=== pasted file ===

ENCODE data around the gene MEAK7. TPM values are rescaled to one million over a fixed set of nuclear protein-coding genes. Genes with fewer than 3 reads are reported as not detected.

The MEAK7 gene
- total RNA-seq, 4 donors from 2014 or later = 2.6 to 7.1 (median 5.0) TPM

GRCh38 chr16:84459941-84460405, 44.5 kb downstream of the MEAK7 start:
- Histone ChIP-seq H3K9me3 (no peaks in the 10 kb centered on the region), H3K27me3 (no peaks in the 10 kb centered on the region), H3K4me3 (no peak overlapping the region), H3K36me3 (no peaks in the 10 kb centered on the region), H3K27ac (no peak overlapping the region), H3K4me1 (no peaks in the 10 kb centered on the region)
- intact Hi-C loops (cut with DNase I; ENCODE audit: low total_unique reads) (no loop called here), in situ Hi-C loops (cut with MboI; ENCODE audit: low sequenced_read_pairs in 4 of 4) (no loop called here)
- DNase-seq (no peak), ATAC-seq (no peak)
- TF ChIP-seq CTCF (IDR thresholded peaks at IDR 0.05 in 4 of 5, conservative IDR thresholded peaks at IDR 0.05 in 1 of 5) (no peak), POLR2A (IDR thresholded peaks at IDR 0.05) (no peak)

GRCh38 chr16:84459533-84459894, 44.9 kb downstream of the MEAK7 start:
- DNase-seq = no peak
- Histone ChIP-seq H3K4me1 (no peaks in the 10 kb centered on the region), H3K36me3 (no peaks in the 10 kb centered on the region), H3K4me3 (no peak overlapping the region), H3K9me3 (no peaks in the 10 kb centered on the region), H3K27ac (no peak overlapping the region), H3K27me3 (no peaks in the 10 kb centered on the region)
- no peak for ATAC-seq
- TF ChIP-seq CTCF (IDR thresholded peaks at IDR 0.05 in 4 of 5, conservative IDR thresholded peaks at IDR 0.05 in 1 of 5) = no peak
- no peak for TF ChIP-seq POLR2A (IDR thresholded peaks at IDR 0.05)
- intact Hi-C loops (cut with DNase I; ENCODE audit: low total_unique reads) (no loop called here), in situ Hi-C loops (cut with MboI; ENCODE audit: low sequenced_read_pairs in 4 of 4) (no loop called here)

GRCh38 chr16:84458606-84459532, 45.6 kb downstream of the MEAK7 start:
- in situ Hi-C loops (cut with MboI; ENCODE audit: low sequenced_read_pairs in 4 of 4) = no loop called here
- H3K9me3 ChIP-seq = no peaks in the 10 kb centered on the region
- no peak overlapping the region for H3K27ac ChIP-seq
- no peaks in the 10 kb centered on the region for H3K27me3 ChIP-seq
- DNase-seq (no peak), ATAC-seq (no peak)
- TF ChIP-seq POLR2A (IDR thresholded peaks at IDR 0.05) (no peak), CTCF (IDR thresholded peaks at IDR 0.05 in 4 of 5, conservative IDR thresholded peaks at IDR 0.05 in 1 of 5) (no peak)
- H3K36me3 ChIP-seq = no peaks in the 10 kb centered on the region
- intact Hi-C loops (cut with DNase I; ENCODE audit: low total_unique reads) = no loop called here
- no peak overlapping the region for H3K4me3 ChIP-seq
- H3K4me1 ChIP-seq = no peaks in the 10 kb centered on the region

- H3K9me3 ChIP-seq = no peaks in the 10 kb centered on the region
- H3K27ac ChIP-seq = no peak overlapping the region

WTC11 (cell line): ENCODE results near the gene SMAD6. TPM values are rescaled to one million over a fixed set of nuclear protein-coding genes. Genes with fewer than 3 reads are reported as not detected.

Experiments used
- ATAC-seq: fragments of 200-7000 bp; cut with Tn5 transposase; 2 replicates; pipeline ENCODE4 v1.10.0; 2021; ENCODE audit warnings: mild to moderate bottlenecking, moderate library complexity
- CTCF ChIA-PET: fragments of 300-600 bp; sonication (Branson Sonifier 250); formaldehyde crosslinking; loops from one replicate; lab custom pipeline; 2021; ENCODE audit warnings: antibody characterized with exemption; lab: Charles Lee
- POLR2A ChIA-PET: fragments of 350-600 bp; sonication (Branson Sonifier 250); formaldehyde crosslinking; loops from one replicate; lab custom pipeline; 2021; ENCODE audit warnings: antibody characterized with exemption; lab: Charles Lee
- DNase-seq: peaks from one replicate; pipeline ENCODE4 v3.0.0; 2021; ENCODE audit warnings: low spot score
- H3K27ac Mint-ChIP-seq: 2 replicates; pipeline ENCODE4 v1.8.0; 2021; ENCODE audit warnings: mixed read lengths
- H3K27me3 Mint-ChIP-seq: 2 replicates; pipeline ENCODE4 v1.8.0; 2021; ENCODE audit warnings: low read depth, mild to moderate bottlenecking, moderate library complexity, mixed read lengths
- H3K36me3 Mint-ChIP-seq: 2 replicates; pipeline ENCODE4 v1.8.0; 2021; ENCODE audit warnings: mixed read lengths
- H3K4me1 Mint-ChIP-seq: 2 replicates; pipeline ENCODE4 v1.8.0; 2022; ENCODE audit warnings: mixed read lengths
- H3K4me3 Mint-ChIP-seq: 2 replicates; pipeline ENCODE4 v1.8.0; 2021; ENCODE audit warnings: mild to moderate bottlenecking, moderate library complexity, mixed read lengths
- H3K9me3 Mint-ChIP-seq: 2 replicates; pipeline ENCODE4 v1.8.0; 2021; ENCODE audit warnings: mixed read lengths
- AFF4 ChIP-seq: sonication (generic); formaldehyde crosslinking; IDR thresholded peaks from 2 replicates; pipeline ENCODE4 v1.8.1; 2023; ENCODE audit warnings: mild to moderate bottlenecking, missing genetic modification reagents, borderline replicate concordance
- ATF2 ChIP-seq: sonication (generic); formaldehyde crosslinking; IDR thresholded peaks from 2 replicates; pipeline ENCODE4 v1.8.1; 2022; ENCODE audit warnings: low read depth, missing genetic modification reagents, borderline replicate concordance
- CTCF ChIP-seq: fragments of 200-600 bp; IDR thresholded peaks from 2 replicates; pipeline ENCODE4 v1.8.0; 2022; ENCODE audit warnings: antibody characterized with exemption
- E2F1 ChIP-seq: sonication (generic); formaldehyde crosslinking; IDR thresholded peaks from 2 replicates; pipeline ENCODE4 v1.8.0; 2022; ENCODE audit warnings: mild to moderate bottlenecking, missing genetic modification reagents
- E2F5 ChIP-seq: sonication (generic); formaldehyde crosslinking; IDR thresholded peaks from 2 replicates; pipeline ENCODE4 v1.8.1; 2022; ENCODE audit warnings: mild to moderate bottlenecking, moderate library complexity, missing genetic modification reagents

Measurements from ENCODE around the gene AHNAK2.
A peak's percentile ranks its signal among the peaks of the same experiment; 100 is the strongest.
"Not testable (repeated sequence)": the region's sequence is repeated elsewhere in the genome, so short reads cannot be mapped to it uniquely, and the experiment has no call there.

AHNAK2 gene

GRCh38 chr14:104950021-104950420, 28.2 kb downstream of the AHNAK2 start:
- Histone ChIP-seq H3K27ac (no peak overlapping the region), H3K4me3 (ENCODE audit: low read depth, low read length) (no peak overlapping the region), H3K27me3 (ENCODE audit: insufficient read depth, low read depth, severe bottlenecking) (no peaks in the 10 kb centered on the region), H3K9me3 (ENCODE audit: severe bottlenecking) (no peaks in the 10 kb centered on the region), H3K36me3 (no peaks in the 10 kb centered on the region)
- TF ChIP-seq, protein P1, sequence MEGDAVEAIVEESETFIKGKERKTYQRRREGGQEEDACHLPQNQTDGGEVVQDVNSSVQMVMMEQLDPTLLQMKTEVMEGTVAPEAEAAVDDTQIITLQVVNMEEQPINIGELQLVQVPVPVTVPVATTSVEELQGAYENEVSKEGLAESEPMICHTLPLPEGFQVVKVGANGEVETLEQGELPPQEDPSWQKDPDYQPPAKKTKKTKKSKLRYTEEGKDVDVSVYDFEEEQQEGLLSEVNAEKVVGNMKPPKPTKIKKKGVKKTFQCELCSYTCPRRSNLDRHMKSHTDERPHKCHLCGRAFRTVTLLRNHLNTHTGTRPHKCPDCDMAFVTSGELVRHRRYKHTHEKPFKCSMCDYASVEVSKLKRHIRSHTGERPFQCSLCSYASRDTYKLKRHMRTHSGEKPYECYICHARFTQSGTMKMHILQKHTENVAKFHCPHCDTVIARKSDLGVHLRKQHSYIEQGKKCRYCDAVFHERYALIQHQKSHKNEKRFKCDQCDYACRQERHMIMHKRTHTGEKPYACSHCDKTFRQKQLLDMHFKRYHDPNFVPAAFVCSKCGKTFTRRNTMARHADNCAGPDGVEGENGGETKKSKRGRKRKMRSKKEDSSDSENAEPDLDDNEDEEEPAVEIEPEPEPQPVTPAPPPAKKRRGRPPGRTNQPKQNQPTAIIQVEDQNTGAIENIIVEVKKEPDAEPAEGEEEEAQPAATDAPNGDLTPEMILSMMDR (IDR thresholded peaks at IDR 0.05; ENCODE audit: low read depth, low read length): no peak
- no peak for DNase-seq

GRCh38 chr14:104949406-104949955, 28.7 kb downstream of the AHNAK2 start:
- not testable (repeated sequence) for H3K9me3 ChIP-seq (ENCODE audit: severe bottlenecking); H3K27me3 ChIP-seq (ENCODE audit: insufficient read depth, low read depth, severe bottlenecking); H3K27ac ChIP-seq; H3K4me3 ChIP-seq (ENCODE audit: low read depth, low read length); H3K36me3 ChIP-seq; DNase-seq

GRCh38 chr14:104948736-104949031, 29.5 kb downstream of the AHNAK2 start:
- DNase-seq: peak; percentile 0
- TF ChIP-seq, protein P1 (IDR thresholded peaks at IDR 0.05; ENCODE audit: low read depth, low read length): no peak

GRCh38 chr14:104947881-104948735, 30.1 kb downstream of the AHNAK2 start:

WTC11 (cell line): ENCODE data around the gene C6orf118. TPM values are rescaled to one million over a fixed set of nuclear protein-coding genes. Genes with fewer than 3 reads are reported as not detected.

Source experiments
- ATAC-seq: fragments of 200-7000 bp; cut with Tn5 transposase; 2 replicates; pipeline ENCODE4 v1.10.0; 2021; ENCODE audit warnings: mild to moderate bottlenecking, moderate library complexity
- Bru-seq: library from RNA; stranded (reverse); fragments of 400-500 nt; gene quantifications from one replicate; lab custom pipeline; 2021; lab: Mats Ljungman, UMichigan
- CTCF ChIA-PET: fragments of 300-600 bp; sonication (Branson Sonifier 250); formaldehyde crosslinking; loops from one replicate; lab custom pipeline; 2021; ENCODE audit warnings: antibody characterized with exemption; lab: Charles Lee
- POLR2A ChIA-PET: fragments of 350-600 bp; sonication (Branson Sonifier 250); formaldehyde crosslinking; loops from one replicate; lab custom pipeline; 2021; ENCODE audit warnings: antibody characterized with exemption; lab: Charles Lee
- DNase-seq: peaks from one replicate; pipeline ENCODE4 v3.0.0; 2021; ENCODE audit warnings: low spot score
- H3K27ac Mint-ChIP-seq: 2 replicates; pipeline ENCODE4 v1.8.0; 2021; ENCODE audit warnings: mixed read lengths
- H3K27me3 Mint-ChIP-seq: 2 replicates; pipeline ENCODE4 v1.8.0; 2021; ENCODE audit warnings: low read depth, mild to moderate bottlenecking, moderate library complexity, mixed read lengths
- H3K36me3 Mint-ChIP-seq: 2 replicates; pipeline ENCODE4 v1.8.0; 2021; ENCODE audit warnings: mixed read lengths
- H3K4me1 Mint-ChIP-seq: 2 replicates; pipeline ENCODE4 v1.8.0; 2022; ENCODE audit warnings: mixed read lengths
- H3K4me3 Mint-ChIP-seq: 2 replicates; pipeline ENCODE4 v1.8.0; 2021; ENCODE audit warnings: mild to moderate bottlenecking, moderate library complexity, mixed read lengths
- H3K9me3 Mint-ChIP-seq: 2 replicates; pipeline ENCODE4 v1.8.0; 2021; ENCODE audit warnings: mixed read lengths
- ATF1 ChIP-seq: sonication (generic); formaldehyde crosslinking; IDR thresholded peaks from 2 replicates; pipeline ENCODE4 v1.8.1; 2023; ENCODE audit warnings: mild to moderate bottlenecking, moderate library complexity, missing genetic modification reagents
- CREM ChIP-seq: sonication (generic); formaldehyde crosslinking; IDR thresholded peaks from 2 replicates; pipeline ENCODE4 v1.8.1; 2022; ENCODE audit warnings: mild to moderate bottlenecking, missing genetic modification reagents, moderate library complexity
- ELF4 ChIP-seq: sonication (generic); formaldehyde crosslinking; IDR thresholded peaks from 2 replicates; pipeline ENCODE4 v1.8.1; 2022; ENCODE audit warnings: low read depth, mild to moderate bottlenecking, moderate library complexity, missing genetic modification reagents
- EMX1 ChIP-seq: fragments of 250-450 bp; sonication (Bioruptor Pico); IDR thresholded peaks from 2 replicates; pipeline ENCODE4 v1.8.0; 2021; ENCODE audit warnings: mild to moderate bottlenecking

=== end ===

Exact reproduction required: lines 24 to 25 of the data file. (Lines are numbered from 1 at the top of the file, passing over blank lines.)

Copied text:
- intact Hi-C loops (cut with DNase I; ENCODE audit: low total_unique reads) = no loop called here
- no peak overlapping the region for H3K4me3 ChIP-seq